Voga Veneta // Maximiliane Sattler
- Maximiliane Sattler
- Master of Science
- Frank Tebroke
- Chair for Spatial Design
A rowingclub in the venetian arsenal
Venetian rowing - Voga veneta - is inextricably linked to the history of Venice. Already in the 5th century, when the first parts of the lagoon were settled, the Voga veneta became an essential part of the urban development. Due to conquests of the surrounding settlements, many locals fled into the lagoon in boats to find shelter.
The water in the lagoon was dominated by shoals and sandbanks and therefore required a certain technique to move around the site and transport the necessary building materials. Without the Voga veneta, in which a plane boat is rowed standing up and looking forward, settlement in the shallow waters would not have been possible. This technique enables the rower to get a good overview of the shallows and obstacles ahead, while the boat can be steered quickly and manoeuvrably through narrow channels.
The task of the work was to give this immaterial heritage of the city of Venice, the special rowing technique of the Voga Veneta, a space of execution. A space in which this special technique could not only be conserved and preserved, but also passed on and taught. A rowing club in Venice, which as a representative place should show what the city has shaped and formed in its historical beginnings.
Based on analyses of the typology of the Venetian palazzo, the design of the Rowing Club proposes a fusion of structures of Venetian Palazzo with industrial influences from the Arsenale. From an urban planning point of view, the volume of the Rowing Club occupies a place in the overall representative view of the Arsenale. Situated between the Casa del Bucintoro and the nave of the Squadratori building, the solitary building of the Rowing Club completes the urban structure with its scale and cubature.
From a functional point of view, representative functions are also included in the spatial programme in addition to sports uses such as the large boat halls and the Palestra. For example, areas for a ballroom, a gallery and a trophy collection will be added to emphasise the external effect of the rowing club. Furthermore, catering areas with kitchen and storage are planned, which will be accessible via an external entrance and can also be used outside the training hours of the rowing club.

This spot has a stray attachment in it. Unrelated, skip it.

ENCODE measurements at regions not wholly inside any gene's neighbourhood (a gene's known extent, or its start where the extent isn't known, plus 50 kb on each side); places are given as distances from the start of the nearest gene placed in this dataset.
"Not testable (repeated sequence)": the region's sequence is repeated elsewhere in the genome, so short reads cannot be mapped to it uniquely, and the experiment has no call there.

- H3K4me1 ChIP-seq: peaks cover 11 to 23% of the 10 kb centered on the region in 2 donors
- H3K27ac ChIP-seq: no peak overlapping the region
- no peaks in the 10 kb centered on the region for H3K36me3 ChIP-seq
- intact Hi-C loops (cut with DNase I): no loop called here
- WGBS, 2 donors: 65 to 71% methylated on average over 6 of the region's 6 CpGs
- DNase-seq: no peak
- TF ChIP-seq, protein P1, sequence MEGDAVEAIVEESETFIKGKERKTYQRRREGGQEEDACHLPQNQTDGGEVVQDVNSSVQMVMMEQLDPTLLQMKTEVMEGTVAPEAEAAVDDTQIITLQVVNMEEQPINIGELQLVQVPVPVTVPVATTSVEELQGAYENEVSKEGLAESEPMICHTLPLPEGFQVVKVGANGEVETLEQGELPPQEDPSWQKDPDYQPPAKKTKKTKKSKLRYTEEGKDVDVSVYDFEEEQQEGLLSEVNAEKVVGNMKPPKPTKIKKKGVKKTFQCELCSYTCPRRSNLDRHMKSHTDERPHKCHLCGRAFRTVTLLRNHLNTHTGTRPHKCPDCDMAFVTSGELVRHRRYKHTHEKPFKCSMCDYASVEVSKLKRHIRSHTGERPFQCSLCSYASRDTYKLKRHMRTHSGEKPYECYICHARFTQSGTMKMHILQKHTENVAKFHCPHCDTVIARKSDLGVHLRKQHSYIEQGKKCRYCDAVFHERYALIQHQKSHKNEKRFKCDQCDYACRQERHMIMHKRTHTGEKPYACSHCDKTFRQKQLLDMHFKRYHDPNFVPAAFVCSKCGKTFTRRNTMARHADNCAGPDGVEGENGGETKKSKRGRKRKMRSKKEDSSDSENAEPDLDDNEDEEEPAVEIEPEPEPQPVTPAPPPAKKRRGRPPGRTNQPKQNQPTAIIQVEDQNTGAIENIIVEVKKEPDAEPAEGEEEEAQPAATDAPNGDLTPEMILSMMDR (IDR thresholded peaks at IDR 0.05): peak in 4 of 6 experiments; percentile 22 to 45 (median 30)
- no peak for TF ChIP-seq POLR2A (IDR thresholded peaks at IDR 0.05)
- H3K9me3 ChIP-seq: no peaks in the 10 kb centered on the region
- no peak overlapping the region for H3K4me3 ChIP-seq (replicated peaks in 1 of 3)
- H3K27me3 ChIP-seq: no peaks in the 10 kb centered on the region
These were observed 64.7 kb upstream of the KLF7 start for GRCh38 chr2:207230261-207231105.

The structural principle of the rowing club is based on the three-aisled Venetian palazzo, with a central, structurally dissolved central axis to which subordinate uses are attached. On the ground floor, the rowing club is accessed via the central portal from both the land and water side. Following the central hall are the boathouses on the water side. The side portals on the land side offer externally accessible gastronomy.
While the boat halls have a two-storey room height, a further mezzanine floor is inserted on the land side, which, in addition to the changing rooms and sanitary complexes for the athletes, has gallery and administrative rooms for the rowing club. The mezzanine floor is structurally similar to the traditional structure of the Venetian palazzo. There the aisles connected to the double-high Androne are extended by mezzanine floors.
Entering the upper floor from the access cores, a kind of gallery is formed, from which a view into the ceiling-high middle hall is possible. Viewed structurally, the upper floor dissolves into an open floor plan. A superordinate U-structure is created, formed by the two large halls attached above the boat halls, which contain the functions of a banqueting hall and a palestra, and the open access hall running in a transverse direction.
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